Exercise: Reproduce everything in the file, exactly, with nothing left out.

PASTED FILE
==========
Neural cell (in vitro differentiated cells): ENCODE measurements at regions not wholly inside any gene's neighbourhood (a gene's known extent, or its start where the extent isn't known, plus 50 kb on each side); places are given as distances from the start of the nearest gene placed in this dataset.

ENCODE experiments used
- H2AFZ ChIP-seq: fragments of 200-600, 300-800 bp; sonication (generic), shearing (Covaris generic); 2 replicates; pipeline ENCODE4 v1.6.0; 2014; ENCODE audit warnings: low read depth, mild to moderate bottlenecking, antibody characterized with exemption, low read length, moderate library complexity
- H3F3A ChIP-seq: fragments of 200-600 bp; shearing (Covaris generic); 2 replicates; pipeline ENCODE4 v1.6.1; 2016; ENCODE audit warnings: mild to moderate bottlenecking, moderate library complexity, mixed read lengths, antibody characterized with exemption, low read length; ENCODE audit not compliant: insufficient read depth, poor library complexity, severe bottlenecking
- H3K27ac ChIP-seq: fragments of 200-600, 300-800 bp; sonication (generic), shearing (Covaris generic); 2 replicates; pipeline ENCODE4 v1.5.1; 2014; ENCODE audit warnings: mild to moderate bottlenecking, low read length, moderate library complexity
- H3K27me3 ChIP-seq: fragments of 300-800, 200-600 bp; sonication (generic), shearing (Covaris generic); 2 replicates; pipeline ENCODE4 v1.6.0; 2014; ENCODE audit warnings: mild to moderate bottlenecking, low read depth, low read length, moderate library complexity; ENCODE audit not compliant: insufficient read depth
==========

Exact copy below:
Neural cell (in vitro differentiated cells): ENCODE measurements at regions not wholly inside any gene's neighbourhood (a gene's known extent, or its start where the extent isn't known, plus 50 kb on each side); places are given as distances from the start of the nearest gene placed in this dataset.

ENCODE experiments used
- H2AFZ ChIP-seq: fragments of 200-600, 300-800 bp; sonication (generic), shearing (Covaris generic); 2 replicates; pipeline ENCODE4 v1.6.0; 2014; ENCODE audit warnings: low read depth, mild to moderate bottlenecking, antibody characterized with exemption, low read length, moderate library complexity
- H3F3A ChIP-seq: fragments of 200-600 bp; shearing (Covaris generic); 2 replicates; pipeline ENCODE4 v1.6.1; 2016; ENCODE audit warnings: mild to moderate bottlenecking, moderate library complexity, mixed read lengths, antibody characterized with exemption, low read length; ENCODE audit not compliant: insufficient read depth, poor library complexity, severe bottlenecking
- H3K27ac ChIP-seq: fragments of 200-600, 300-800 bp; sonication (generic), shearing (Covaris generic); 2 replicates; pipeline ENCODE4 v1.5.1; 2014; ENCODE audit warnings: mild to moderate bottlenecking, low read length, moderate library complexity
- H3K27me3 ChIP-seq: fragments of 300-800, 200-600 bp; sonication (generic), shearing (Covaris generic); 2 replicates; pipeline ENCODE4 v1.6.0; 2014; ENCODE audit warnings: mild to moderate bottlenecking, low read depth, low read length, moderate library complexity; ENCODE audit not compliant: insufficient read depth